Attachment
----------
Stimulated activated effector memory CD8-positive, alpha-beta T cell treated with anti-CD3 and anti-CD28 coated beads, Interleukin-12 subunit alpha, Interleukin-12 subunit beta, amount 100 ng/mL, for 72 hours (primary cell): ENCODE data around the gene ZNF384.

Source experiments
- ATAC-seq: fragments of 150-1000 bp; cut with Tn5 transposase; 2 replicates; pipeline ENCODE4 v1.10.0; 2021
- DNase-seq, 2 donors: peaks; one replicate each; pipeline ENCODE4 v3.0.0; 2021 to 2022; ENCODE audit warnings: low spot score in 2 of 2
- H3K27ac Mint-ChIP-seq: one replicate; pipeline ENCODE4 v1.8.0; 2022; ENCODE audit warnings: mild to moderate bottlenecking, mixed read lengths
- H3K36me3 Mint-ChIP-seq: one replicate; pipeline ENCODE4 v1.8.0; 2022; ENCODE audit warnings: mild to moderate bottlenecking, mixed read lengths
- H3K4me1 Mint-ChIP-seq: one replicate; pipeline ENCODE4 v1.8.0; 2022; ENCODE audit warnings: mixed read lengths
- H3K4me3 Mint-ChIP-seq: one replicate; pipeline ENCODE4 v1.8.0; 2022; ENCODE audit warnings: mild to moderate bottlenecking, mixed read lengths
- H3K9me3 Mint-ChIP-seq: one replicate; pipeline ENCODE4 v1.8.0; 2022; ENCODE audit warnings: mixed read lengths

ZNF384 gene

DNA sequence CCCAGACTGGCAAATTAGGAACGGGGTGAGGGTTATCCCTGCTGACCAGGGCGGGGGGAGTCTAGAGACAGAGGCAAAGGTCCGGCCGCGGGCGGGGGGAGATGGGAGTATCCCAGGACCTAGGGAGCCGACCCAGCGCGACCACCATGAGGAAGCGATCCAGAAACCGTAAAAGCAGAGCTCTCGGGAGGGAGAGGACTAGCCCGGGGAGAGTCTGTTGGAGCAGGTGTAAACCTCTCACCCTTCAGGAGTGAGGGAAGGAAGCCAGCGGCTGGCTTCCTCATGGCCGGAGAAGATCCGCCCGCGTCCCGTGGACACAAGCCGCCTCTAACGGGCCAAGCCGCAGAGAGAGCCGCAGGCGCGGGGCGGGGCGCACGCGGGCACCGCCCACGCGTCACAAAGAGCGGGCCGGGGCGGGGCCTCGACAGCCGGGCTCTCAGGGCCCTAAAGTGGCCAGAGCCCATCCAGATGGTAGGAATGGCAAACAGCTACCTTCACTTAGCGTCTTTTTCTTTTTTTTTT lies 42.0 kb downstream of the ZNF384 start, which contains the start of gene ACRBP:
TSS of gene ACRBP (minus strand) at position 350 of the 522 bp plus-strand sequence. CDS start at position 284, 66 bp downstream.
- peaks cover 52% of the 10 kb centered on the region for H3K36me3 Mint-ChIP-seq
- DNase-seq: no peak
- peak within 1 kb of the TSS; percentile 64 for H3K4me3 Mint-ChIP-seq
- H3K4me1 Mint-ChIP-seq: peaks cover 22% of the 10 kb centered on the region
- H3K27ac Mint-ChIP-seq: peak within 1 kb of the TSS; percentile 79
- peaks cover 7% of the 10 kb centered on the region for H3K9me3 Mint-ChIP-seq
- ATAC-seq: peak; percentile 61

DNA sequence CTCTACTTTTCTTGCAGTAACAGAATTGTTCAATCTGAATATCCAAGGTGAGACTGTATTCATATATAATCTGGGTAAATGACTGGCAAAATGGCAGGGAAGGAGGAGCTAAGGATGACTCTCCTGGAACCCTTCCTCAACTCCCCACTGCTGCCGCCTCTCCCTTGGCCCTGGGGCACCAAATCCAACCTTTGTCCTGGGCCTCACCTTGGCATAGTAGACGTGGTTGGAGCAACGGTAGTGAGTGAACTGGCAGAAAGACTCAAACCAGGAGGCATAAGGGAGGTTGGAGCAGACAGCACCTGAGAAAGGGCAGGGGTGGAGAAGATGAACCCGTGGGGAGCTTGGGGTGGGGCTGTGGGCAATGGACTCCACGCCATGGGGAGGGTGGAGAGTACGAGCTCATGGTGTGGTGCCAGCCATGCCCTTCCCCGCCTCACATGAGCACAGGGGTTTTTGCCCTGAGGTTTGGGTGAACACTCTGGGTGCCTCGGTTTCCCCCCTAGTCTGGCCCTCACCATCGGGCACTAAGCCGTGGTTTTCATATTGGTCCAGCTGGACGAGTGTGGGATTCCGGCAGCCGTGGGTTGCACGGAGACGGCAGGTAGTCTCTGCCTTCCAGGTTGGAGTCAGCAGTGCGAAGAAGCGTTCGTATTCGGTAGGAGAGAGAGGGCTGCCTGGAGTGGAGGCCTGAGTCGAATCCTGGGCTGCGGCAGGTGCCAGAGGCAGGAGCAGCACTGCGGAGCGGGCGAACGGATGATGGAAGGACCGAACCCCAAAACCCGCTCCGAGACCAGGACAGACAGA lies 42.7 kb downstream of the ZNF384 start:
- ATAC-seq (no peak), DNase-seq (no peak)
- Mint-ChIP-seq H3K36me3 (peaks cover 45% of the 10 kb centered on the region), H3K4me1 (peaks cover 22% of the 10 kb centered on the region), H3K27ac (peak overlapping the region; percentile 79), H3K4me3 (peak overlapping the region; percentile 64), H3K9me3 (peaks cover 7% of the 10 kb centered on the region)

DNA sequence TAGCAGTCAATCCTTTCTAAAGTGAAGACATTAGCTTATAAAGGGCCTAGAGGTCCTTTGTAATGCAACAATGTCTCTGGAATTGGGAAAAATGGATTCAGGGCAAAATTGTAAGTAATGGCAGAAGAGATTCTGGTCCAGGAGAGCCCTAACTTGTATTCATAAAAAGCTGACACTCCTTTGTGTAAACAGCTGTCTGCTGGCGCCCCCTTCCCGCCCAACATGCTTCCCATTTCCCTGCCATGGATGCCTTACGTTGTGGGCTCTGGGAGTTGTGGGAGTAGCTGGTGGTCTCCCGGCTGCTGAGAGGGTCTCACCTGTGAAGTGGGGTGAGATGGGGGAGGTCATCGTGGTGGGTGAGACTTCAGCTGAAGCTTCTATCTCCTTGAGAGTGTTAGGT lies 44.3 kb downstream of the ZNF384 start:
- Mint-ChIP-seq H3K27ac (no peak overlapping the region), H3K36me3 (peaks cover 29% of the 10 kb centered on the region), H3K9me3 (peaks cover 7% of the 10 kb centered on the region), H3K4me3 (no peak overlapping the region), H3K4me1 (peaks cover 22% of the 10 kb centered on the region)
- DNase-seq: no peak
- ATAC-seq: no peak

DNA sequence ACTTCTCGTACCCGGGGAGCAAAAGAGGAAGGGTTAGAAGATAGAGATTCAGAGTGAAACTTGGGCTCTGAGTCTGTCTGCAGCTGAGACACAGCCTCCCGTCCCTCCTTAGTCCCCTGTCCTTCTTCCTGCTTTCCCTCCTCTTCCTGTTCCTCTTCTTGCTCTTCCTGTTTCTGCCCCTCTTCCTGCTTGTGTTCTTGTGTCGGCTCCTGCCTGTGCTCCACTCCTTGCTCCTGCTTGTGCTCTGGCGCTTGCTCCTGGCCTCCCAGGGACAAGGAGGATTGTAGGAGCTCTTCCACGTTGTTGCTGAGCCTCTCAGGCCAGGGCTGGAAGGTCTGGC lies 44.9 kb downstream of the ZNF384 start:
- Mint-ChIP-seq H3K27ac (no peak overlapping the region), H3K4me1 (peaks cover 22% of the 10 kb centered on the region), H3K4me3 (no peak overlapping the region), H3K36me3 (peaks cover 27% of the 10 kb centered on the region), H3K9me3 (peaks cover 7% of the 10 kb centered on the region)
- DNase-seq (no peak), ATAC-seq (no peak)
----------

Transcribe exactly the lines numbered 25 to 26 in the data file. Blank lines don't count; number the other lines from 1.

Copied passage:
- DNase-seq: no peak
- ATAC-seq: no peak